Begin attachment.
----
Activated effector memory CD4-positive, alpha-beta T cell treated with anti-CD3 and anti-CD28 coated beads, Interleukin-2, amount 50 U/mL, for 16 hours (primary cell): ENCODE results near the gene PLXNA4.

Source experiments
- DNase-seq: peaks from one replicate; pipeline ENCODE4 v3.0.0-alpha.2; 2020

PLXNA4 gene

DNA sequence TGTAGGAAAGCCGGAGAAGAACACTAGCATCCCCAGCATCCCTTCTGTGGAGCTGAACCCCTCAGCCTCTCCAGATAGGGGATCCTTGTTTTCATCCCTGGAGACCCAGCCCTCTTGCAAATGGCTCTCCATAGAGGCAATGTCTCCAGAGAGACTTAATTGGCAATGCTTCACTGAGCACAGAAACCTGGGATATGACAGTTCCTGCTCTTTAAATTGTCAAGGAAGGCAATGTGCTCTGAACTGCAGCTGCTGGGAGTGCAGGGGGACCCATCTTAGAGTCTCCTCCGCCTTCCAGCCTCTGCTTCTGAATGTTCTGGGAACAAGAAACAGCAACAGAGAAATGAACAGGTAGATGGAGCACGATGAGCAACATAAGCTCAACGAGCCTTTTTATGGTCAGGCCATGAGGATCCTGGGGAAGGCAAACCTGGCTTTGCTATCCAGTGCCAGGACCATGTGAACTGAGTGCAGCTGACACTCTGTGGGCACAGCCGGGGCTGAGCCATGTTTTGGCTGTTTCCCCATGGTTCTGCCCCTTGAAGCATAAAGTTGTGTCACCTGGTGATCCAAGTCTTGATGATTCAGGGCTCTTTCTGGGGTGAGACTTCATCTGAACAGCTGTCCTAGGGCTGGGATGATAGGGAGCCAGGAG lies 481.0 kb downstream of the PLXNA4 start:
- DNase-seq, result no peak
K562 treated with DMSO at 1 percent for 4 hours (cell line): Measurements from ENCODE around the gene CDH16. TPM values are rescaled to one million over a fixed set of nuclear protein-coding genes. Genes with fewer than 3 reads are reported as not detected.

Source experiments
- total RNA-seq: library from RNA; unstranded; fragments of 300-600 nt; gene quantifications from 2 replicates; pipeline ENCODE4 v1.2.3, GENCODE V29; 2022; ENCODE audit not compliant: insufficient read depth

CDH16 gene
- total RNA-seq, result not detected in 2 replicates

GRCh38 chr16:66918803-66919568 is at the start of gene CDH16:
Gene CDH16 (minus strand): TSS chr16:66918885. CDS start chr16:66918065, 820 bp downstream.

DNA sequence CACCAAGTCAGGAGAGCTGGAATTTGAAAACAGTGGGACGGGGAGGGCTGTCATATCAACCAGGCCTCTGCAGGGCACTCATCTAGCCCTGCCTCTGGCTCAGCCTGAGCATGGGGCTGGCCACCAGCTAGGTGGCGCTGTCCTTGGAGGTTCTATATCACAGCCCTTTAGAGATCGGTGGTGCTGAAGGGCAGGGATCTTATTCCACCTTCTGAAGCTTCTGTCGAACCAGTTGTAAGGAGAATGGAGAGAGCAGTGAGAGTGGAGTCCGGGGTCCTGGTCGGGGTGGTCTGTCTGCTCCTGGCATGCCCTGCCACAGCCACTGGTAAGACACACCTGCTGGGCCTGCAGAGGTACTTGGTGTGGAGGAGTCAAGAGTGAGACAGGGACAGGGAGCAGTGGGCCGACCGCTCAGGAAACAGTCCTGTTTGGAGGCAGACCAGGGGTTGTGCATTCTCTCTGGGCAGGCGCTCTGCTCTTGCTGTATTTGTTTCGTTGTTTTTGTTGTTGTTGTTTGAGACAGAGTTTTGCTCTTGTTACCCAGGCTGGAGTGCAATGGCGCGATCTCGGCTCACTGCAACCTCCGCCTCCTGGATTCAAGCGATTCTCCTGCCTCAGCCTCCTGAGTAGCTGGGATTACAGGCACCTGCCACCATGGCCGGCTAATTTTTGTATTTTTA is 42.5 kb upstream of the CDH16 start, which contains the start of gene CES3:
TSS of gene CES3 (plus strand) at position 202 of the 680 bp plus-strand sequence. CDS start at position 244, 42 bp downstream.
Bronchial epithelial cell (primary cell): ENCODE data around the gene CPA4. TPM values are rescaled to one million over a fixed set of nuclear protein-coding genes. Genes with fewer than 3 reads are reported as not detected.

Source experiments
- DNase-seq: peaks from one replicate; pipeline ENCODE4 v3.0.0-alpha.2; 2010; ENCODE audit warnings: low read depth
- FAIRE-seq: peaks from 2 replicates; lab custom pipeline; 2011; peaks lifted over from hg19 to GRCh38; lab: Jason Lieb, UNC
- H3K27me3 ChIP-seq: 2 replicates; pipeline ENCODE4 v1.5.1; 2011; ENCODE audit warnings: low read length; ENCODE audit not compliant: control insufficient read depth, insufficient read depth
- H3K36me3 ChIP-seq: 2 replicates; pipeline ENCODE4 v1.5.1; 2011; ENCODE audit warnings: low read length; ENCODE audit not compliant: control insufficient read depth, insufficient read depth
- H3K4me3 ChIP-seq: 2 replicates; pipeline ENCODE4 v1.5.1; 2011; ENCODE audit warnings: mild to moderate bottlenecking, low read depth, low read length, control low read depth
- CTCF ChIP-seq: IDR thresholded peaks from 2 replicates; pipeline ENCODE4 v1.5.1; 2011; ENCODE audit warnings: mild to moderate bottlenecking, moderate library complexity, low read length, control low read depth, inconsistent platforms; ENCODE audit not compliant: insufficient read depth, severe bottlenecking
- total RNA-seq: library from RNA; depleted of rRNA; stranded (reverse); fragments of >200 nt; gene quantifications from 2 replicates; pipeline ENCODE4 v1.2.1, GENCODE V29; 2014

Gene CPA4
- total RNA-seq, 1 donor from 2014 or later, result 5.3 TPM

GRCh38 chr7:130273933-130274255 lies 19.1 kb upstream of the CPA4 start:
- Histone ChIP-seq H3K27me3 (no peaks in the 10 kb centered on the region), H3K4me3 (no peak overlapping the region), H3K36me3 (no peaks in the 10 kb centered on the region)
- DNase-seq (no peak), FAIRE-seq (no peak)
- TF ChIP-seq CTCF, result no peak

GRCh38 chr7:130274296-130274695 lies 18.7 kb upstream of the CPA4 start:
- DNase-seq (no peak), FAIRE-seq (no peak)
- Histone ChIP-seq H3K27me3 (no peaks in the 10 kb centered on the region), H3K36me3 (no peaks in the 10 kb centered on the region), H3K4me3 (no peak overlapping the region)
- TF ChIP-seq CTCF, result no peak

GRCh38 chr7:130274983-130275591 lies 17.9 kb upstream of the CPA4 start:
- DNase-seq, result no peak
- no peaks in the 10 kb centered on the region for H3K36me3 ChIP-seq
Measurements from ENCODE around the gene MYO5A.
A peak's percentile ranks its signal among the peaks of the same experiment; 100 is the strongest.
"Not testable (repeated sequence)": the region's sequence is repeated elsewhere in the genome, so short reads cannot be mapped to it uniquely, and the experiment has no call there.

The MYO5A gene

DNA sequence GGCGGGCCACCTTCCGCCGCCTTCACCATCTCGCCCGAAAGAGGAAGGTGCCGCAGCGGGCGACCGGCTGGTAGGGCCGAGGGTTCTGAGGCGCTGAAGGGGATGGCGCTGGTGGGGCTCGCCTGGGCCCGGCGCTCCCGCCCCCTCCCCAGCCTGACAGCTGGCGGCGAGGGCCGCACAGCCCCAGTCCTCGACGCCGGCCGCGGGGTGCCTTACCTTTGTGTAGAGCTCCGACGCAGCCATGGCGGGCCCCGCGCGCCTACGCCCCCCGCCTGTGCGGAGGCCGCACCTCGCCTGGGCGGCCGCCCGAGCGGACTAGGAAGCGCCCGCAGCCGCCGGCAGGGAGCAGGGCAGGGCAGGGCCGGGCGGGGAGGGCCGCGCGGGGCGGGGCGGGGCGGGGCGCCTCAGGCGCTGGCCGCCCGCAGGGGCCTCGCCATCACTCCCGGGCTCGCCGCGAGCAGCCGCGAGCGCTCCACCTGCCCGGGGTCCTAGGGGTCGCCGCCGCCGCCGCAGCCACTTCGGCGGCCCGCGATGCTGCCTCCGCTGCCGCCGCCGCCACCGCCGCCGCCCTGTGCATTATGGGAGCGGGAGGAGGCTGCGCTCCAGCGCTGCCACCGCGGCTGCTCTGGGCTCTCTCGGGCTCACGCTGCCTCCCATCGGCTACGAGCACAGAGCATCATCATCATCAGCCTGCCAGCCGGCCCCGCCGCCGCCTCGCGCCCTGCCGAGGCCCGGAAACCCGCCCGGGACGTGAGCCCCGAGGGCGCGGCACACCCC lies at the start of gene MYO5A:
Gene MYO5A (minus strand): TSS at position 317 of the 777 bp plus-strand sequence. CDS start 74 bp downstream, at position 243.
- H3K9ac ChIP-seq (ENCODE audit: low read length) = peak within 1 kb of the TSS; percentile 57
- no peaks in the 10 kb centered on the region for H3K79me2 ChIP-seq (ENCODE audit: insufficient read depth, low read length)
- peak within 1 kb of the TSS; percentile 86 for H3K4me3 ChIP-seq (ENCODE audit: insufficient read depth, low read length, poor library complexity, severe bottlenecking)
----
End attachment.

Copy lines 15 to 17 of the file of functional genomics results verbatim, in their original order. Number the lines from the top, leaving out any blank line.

TSS of gene CES3 (plus strand) at position 202 of the 680 bp plus-strand sequence. CDS start at position 244, 42 bp downstream.
Bronchial epithelial cell (primary cell): ENCODE data around the gene CPA4. TPM values are rescaled to one million over a fixed set of nuclear protein-coding genes. Genes with fewer than 3 reads are reported as not detected.

Source experiments